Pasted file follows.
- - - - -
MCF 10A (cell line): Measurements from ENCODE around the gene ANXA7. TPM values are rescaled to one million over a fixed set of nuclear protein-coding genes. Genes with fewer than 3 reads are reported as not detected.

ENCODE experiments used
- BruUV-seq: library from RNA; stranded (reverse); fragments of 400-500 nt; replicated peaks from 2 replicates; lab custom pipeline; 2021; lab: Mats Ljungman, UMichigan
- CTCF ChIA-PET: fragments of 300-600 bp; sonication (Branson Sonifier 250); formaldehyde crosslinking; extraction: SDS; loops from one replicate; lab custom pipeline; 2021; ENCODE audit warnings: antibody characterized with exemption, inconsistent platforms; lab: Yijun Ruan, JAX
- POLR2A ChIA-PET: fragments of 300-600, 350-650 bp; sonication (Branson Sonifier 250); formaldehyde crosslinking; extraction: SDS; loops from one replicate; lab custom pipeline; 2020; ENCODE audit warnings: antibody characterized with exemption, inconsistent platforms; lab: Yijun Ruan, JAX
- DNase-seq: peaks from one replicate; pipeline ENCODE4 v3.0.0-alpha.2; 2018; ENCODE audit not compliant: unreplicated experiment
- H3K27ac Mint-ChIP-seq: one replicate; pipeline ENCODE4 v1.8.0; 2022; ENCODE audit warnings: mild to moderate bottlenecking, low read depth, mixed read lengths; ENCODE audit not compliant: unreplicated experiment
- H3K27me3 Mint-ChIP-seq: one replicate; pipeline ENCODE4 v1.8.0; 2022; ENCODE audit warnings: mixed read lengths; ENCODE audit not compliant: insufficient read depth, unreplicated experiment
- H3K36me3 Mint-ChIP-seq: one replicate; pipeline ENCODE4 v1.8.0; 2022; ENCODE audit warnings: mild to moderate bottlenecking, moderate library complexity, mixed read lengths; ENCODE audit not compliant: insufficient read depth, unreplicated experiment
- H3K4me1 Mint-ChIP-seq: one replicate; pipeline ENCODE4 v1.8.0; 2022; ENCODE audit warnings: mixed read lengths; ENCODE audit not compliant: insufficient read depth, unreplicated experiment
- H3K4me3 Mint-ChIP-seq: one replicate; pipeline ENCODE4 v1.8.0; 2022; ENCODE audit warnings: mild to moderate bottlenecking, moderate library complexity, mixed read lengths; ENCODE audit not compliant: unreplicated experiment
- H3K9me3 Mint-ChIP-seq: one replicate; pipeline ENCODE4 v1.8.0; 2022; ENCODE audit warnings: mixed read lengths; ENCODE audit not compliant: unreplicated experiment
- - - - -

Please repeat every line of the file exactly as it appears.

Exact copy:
MCF 10A (cell line): Measurements from ENCODE around the gene ANXA7. TPM values are rescaled to one million over a fixed set of nuclear protein-coding genes. Genes with fewer than 3 reads are reported as not detected.

ENCODE experiments used
- BruUV-seq: library from RNA; stranded (reverse); fragments of 400-500 nt; replicated peaks from 2 replicates; lab custom pipeline; 2021; lab: Mats Ljungman, UMichigan
- CTCF ChIA-PET: fragments of 300-600 bp; sonication (Branson Sonifier 250); formaldehyde crosslinking; extraction: SDS; loops from one replicate; lab custom pipeline; 2021; ENCODE audit warnings: antibody characterized with exemption, inconsistent platforms; lab: Yijun Ruan, JAX
- POLR2A ChIA-PET: fragments of 300-600, 350-650 bp; sonication (Branson Sonifier 250); formaldehyde crosslinking; extraction: SDS; loops from one replicate; lab custom pipeline; 2020; ENCODE audit warnings: antibody characterized with exemption, inconsistent platforms; lab: Yijun Ruan, JAX
- DNase-seq: peaks from one replicate; pipeline ENCODE4 v3.0.0-alpha.2; 2018; ENCODE audit not compliant: unreplicated experiment
- H3K27ac Mint-ChIP-seq: one replicate; pipeline ENCODE4 v1.8.0; 2022; ENCODE audit warnings: mild to moderate bottlenecking, low read depth, mixed read lengths; ENCODE audit not compliant: unreplicated experiment
- H3K27me3 Mint-ChIP-seq: one replicate; pipeline ENCODE4 v1.8.0; 2022; ENCODE audit warnings: mixed read lengths; ENCODE audit not compliant: insufficient read depth, unreplicated experiment
- H3K36me3 Mint-ChIP-seq: one replicate; pipeline ENCODE4 v1.8.0; 2022; ENCODE audit warnings: mild to moderate bottlenecking, moderate library complexity, mixed read lengths; ENCODE audit not compliant: insufficient read depth, unreplicated experiment
- H3K4me1 Mint-ChIP-seq: one replicate; pipeline ENCODE4 v1.8.0; 2022; ENCODE audit warnings: mixed read lengths; ENCODE audit not compliant: insufficient read depth, unreplicated experiment
- H3K4me3 Mint-ChIP-seq: one replicate; pipeline ENCODE4 v1.8.0; 2022; ENCODE audit warnings: mild to moderate bottlenecking, moderate library complexity, mixed read lengths; ENCODE audit not compliant: unreplicated experiment
- H3K9me3 Mint-ChIP-seq: one replicate; pipeline ENCODE4 v1.8.0; 2022; ENCODE audit warnings: mixed read lengths; ENCODE audit not compliant: unreplicated experiment